# Internal resistance of non ideal current and voltage sources

Why is real current source represented with resistor parallel with the source, while in the real voltage source resistor is in series with the generator? Can you give me an example for this situations?

• Think a bit for yourself. Would a resistor in series with a current source change the current to the load at all? Would a resistor in parallel to a voltage source affect the voltage on the load? The reason for those resistances is to model that the sources are not ideal. In an ideal voltage source, the series resistance is zero. In an ideal current source, the parallel resistance is infinite. In a real voltage source, part of the voltage is wasted in its series resistance. In a real current source, part of the current is wasted going thru its internal resistance. Commented Apr 3, 2016 at 16:21
• @ClaudioAviChami: You should post that as an answer.
– Rev
Commented Apr 3, 2016 at 17:19
• Related (not a duplicate): electronics.stackexchange.com/q/137020/17387 Commented Sep 13, 2017 at 5:36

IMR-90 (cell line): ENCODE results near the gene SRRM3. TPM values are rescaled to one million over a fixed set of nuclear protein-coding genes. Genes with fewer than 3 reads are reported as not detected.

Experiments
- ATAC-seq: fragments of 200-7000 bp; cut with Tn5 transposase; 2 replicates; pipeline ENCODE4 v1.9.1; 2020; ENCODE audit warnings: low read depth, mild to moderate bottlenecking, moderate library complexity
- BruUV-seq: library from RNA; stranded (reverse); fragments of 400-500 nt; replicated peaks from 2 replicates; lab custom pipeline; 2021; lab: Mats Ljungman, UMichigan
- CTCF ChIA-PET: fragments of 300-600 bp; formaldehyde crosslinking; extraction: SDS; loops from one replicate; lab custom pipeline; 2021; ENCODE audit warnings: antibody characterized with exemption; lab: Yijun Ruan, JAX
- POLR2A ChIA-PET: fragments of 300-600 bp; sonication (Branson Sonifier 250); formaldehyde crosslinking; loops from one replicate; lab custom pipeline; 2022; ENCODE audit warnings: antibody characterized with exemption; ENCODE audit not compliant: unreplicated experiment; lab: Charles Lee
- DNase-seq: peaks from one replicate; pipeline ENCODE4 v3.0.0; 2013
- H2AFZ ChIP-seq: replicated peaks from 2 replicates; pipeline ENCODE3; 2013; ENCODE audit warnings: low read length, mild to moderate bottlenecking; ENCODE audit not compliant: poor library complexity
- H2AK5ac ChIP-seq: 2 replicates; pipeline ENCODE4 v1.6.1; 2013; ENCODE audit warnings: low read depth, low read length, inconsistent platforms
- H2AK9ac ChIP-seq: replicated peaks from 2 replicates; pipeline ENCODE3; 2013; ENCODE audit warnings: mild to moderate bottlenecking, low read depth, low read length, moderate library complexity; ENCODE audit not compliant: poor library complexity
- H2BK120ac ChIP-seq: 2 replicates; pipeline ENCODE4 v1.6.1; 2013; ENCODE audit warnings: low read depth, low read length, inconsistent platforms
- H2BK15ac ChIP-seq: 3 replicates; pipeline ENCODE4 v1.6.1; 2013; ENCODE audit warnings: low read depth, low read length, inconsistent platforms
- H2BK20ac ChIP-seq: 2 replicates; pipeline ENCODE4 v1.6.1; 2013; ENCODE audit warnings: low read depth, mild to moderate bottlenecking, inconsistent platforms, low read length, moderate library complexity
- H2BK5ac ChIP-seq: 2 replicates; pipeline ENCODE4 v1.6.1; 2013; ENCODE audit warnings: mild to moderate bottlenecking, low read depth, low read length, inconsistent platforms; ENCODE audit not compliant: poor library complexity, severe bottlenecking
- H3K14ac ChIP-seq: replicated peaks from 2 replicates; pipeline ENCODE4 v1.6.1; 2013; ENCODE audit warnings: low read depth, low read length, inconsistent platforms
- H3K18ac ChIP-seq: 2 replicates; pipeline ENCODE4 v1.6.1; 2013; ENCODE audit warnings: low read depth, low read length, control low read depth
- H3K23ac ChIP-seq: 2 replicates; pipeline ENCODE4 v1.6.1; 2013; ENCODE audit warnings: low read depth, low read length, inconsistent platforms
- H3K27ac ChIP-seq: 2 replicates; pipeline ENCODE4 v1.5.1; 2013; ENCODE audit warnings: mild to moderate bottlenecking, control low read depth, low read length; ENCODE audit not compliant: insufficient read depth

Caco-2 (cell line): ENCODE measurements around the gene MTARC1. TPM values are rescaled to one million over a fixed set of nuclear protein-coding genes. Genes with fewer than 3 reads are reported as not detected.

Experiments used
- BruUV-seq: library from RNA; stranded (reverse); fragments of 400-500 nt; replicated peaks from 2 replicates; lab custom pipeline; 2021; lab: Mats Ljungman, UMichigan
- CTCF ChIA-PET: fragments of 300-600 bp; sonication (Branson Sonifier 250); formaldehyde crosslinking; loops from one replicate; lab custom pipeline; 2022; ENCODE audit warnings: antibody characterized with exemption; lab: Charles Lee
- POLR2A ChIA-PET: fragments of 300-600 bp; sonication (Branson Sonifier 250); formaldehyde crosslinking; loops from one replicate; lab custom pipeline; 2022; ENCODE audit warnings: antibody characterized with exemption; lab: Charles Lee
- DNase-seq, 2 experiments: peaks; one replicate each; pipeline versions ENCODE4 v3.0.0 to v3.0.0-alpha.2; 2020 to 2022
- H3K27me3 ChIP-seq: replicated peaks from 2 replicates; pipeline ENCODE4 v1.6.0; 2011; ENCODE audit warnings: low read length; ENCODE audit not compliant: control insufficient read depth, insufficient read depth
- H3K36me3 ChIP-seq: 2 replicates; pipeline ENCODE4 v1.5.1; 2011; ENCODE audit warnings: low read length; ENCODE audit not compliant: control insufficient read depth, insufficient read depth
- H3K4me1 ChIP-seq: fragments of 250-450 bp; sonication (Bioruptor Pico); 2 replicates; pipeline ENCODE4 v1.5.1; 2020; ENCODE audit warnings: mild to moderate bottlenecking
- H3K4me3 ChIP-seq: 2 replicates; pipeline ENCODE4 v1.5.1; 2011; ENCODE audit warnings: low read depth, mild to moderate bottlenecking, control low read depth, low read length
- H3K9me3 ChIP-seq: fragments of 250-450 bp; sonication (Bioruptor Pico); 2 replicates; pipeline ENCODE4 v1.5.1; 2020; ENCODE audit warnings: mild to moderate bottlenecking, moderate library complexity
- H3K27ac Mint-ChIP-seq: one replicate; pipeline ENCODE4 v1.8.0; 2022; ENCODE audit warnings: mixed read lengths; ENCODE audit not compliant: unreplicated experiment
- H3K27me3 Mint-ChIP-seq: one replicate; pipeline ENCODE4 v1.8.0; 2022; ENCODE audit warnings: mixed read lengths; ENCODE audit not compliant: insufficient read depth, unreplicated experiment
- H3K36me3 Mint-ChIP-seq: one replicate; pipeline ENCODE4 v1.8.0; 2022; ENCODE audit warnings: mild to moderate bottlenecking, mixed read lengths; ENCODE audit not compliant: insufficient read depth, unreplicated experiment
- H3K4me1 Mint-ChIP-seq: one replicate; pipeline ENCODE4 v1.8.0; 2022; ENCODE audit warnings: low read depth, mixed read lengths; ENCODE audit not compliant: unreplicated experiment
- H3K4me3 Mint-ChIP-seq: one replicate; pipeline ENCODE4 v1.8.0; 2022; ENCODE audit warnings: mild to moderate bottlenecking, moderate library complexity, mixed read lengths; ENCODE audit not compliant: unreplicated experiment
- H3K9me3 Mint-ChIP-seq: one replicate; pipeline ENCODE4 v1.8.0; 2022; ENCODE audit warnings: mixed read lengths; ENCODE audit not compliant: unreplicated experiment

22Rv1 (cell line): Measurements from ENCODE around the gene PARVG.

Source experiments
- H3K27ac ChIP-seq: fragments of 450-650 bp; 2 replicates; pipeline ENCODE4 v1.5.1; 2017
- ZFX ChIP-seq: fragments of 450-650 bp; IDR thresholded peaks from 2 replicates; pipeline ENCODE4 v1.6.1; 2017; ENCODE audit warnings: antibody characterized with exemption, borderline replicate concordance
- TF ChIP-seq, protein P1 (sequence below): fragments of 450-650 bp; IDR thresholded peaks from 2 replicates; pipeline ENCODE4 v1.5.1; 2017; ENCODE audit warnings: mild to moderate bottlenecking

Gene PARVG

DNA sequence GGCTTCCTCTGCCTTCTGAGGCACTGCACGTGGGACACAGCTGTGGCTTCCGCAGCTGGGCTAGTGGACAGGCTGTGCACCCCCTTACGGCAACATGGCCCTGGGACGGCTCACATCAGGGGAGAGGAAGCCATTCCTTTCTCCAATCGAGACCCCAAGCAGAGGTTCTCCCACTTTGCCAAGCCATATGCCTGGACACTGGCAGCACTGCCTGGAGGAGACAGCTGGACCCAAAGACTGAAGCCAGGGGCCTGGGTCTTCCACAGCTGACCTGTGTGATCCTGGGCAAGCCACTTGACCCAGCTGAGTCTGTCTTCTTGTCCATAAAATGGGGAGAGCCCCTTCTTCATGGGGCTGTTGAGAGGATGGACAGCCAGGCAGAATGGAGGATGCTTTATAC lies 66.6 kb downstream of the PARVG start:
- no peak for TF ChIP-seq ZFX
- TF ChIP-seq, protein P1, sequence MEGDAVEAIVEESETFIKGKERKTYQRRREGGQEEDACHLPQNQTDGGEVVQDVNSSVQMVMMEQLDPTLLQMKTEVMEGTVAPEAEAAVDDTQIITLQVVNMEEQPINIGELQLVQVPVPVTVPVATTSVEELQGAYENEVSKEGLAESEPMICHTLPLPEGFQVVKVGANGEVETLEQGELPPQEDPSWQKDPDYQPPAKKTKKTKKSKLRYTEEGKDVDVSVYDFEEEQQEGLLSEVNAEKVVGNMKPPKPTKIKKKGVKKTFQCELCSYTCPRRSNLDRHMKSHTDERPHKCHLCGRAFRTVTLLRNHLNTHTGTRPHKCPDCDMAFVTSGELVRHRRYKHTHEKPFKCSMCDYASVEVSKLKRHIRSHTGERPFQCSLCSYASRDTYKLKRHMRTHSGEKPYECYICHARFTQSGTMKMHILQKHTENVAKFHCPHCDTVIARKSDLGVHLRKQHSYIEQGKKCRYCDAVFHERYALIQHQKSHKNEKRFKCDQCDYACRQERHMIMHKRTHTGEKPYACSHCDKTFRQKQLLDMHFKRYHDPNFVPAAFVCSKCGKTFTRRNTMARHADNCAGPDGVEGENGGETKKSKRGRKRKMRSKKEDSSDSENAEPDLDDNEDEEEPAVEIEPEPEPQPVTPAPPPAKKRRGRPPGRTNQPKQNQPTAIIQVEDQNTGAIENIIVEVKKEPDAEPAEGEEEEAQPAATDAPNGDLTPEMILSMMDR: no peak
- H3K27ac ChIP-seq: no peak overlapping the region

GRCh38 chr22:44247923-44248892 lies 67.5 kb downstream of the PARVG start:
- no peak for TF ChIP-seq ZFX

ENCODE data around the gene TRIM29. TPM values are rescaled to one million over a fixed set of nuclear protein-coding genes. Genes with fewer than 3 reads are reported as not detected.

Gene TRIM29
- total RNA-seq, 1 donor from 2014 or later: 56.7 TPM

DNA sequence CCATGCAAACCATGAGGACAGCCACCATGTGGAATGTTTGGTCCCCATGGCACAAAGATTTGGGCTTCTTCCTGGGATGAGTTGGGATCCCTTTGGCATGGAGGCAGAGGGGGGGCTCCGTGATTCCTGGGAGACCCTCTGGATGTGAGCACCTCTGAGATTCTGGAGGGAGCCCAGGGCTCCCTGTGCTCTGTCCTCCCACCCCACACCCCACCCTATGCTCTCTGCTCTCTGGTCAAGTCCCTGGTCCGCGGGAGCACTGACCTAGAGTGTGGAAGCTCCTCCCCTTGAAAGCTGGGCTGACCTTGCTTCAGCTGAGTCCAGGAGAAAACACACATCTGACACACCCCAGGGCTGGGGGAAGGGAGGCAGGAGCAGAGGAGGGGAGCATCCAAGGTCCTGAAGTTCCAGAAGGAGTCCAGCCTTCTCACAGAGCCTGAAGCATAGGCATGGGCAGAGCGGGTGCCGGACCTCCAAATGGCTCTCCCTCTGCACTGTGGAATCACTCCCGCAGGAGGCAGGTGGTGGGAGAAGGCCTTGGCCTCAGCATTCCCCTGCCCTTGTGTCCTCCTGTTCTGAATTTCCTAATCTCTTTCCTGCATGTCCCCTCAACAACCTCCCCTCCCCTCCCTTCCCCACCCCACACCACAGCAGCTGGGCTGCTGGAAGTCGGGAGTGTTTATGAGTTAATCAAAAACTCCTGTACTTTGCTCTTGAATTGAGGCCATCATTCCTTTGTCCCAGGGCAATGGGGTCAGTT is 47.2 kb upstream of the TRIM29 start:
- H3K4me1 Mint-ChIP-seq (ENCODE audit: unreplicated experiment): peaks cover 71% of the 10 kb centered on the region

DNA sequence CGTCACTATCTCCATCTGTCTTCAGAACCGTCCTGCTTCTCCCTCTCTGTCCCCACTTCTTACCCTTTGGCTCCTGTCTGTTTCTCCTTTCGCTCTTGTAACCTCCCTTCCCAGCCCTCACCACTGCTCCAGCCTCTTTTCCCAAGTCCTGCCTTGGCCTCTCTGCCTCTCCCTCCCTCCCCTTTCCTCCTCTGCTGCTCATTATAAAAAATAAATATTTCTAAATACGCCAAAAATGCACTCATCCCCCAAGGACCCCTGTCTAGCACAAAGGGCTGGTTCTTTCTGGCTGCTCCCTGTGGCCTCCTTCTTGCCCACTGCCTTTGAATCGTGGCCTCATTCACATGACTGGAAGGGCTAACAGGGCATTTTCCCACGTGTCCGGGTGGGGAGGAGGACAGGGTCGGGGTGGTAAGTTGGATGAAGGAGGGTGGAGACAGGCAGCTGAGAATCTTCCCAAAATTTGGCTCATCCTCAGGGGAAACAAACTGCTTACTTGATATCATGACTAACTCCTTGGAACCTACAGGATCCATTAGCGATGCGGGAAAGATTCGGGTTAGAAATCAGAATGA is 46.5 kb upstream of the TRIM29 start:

Think a bit for yourself. Would a resistor in series with a current source change the current to the load at all? Would a resistor in parallel to a voltage source affect the voltage on the load? The reason for those resistances is to model that the sources are not ideal. In an ideal voltage source, the series resistance is zero. In an ideal current source, the parallel resistance is infinite. In a real voltage source, part of the voltage is wasted in its series resistance. In a real current source, part of the current is wasted going thru its internal resistance (which is in parallel, so that current is 'stolen' from the load).–

If you will convert a voltage source in series with a resistor to current source in parallel with the resistor (and vice versa) both will have same open terminal voltage and will have the exactly the same external current when the terminals are shorted. So you can take any of them interchangeably which suits you according to the problem.